I emailed the team a few tips on prepping and running a social event:

  • Get people talking about the event ahead of time by posting friendly notes on the event page such as: “Hey, great to meet you on the hike. See you at Big River!”
  • Cross-post on the Chattanooga Hiking Facebook page as well as inviting your friends who aren’t yet members of CHM. Send emails and Facebook notes to your friends who aren’t members saying “this is the best event to meet other members before getting out on the trails with us.”
  • If you send new members welcome messages when they join, include a note like “We’re having monthly socials to get to know each other informally. Our next social is 9/13 and details are here: http://www.chattanoogahiking.com/events/31475952
  • Try to set a consistent place to meet at the restaurant or bar so you can tell your members “we’ll be by the big stuffed grizzly bear.”
  • Work with the venue ahead of time to get drink specials or free appetizers (this gets easier as you have more events and know your typical attendance numbers).
  • Leaders can wear something noticeableand consistent like red shirts and let folks know ahead of time “our trip leaders will be wearing red shirts.” We’ve had fun with this at picnics where all the leaders wear sombreros, for example:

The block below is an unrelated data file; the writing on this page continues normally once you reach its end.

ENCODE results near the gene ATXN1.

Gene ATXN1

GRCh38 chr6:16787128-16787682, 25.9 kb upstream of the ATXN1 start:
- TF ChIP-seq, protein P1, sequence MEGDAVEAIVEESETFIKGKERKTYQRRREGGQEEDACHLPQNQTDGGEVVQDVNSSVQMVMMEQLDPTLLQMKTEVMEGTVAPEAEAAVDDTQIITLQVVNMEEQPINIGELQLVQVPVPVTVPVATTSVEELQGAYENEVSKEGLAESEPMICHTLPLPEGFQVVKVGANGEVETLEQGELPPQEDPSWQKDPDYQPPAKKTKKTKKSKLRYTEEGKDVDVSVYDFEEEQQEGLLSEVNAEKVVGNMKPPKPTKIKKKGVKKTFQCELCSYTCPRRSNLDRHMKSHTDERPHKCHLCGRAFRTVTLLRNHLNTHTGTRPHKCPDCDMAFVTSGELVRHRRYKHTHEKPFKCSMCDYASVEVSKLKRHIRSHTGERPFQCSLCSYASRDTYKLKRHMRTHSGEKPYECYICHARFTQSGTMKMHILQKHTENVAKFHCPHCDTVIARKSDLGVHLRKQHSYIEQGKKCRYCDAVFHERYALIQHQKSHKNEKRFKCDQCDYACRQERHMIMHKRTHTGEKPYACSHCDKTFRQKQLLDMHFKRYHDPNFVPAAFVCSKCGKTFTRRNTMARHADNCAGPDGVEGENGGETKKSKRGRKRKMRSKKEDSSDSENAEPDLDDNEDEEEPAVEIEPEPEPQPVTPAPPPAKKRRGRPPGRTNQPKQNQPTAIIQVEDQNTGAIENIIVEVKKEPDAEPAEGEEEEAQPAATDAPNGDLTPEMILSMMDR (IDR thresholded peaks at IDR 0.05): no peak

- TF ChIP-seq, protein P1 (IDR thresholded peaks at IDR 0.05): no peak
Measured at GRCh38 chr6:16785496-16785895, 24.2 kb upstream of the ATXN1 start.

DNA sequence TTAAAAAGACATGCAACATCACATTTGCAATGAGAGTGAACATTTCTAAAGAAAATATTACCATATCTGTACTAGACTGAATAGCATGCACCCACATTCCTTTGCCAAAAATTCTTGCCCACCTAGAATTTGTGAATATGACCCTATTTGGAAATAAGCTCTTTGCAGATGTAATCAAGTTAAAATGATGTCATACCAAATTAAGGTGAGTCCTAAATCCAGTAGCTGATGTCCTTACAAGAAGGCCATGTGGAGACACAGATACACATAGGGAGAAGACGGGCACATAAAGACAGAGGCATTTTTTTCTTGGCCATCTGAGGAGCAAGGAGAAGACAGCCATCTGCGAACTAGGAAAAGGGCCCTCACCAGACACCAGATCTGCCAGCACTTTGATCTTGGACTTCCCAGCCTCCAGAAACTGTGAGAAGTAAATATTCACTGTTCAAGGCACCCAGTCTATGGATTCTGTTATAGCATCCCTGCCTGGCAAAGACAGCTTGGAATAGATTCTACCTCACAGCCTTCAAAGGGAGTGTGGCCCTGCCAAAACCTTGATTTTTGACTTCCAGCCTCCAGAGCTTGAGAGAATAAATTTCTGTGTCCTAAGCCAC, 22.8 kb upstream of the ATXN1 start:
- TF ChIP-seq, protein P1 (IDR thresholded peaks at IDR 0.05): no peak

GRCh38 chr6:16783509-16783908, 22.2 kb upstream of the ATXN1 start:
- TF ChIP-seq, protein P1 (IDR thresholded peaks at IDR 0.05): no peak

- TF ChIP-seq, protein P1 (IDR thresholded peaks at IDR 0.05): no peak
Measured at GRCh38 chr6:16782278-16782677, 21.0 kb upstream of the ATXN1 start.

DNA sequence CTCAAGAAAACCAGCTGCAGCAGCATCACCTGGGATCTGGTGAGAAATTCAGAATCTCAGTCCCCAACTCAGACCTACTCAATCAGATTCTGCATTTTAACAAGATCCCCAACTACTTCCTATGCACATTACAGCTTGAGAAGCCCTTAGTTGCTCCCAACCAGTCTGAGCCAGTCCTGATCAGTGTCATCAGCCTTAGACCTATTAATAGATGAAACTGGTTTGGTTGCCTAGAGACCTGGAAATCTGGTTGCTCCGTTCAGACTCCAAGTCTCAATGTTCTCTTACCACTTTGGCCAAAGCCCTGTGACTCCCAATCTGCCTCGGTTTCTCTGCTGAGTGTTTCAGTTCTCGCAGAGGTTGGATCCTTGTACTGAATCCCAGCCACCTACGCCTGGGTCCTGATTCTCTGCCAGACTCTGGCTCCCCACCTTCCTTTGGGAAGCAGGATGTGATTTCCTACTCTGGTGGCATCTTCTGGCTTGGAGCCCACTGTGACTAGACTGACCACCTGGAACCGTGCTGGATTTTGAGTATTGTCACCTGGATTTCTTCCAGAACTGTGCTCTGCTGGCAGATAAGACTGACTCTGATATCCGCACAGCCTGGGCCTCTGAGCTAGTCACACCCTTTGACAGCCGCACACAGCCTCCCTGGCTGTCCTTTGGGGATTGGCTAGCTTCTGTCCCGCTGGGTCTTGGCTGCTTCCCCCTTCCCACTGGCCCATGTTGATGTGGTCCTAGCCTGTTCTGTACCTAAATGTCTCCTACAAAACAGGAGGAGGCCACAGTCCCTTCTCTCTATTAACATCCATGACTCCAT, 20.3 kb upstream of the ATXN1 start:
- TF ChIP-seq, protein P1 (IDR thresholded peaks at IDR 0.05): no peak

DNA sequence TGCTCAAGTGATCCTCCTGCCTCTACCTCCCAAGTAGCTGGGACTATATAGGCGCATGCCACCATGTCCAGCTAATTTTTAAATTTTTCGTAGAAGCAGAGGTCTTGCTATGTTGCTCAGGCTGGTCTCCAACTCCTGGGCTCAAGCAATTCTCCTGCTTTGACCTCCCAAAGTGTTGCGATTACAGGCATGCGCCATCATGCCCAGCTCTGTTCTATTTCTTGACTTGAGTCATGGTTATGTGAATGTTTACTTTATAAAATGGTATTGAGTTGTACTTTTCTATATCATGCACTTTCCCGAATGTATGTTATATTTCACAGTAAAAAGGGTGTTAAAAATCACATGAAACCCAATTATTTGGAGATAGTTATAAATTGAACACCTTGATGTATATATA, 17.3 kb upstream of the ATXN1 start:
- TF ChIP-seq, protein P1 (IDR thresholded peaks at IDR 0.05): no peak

Nashville Hiking Meetup trip leaders wearing sombreros at recent picnic

    Nashville Hiking Meetup trip leaders wearing sombreros at recent picnic

  • The most difficult thing for new members is meeting the first couple of people. Keep a watch out for folks with that lost look and offer to introduce them around at the event.
  • Speaking of which, don’t be afraid to delegate ambassadorship to another member. You guys are the bosses, so if you feel comfortable, don’t hesitate to introduce a new member to one of your friends and ask them to introduce the new member around.
  • Keep having the social at the same venue until people get tired of it, which they will. Start shaking things up by going to different places and maybe creating monthly themes. We’ve done events at bars, restaurants, a MINI car dealership, outdoor gear retailers, park picnic shelters; we’ve had food bank collections, fundraisers, and used book collections, etc.

Do you have any tips on running social events for your meetup or group? Let me know in the comments.

See Kelly Stewart’s Google+ profile.